The general public tends to think of supercomputers as the big brothers of their home computers; a larger, faster and more powerful version of more familiar every devices. But in his talk last week for the Argonne National Laboratory's OutLoud series, CI senior fellow Peter Beckman urged the crowd to think of supercomputers more imaginatively as the real-life version of a common sci-fi device: the time machine.
A modern laptop is faster than the state-of-the-art supercomputer Beckman used at Los Alamos National Laboratory in 1995, he said. That same year, a supercomputer with the computing speed of today's iPad would rank on the Top 500 list of fastest computers in the world. Beyond raw speed, the programming strategies and hardware architectures developed on the room-sized supercomputers of the last 60 years have eventually trickled down to the consumer, as with the multi-core processors and parallel operations that can be found in new laptops.
As such, "supercomputing is a time machine," said Beckman, the director of exascale technology and computing at Argonne. "What we build here in the lab, 20 years later ends up in your phone."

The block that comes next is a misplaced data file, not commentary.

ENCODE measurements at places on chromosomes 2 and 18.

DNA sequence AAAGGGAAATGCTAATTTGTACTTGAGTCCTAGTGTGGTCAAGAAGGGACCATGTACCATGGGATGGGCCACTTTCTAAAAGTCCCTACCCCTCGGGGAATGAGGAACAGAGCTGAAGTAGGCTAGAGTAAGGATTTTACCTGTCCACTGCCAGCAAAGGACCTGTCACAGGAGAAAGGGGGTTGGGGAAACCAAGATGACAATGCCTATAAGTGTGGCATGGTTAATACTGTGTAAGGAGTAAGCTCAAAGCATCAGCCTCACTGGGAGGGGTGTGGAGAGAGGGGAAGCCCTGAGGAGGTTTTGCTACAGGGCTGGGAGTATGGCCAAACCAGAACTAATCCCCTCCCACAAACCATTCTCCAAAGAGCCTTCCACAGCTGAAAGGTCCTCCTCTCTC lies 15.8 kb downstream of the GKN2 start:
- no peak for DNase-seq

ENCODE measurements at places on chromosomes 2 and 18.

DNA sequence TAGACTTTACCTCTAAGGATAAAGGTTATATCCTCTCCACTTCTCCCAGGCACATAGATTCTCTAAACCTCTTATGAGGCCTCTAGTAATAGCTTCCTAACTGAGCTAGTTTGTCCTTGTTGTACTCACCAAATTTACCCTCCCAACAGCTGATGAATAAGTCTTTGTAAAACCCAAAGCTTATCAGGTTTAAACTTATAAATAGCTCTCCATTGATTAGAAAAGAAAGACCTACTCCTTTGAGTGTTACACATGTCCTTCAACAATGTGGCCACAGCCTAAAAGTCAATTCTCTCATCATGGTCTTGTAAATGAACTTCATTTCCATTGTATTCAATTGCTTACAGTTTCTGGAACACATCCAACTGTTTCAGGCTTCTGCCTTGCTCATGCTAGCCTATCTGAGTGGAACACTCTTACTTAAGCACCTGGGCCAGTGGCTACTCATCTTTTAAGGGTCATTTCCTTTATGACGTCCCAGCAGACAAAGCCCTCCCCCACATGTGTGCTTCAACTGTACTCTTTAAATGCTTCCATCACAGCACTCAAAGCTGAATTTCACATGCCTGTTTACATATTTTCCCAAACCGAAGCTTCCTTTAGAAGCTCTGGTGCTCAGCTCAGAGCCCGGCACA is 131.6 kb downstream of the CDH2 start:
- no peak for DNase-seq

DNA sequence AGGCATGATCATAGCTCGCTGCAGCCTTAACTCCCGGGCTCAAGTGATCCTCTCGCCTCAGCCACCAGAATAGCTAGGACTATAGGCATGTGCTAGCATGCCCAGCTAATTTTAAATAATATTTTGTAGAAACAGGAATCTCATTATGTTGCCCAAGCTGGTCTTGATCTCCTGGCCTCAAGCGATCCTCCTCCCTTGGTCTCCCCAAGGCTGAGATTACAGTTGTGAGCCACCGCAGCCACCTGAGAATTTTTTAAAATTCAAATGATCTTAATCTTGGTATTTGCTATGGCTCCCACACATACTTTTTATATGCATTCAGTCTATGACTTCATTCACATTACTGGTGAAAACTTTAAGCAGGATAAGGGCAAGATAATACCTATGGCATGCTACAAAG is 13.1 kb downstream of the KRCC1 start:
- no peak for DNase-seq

True to that theme, Beckman led the audience on a quick tour through the historical timeline of computing, from abacuses and slide rules to Charles Babbage's Analytical Engine to Alan Turing to Angry Birds. Yes, Angry Birds, which Beckman controlled with a giant, real-life slingshot hooked up to the game on the big screens behind him. Despite the cartoonish facade, Angry Birds offers a good demonstration of how computers simulate physics, Beckman said -- the same approach Argonne/CI scientists use to study dark energy and the evolution of the universe on Argonne's new Mira supercomputer, currently ranked the fourth-fastest machine in the world.
Beckman offered more glimpses of how scientists are putting Mira to work in simulating the global climate, the turbulence produced by a jet engine or the blood flow in the brain after an aneurysm. He also speculated about what the next era of supercomputers would look like in the exascale era, 1,000 times faster than the current computational pacesetters. With Europe, Japan and China entering the race to build faster and faster supercomputers, the importance of possessing the latest and best time machine can not be overestimated, he said.
"Every country realizes that the ability to simulate and work on the very edge of technology...and understand what's possible is very important both for the future technology of that country, but also in science," Beckman said.
You can watch Beckman's talk in its entirety via the Argonne YouTube channel below: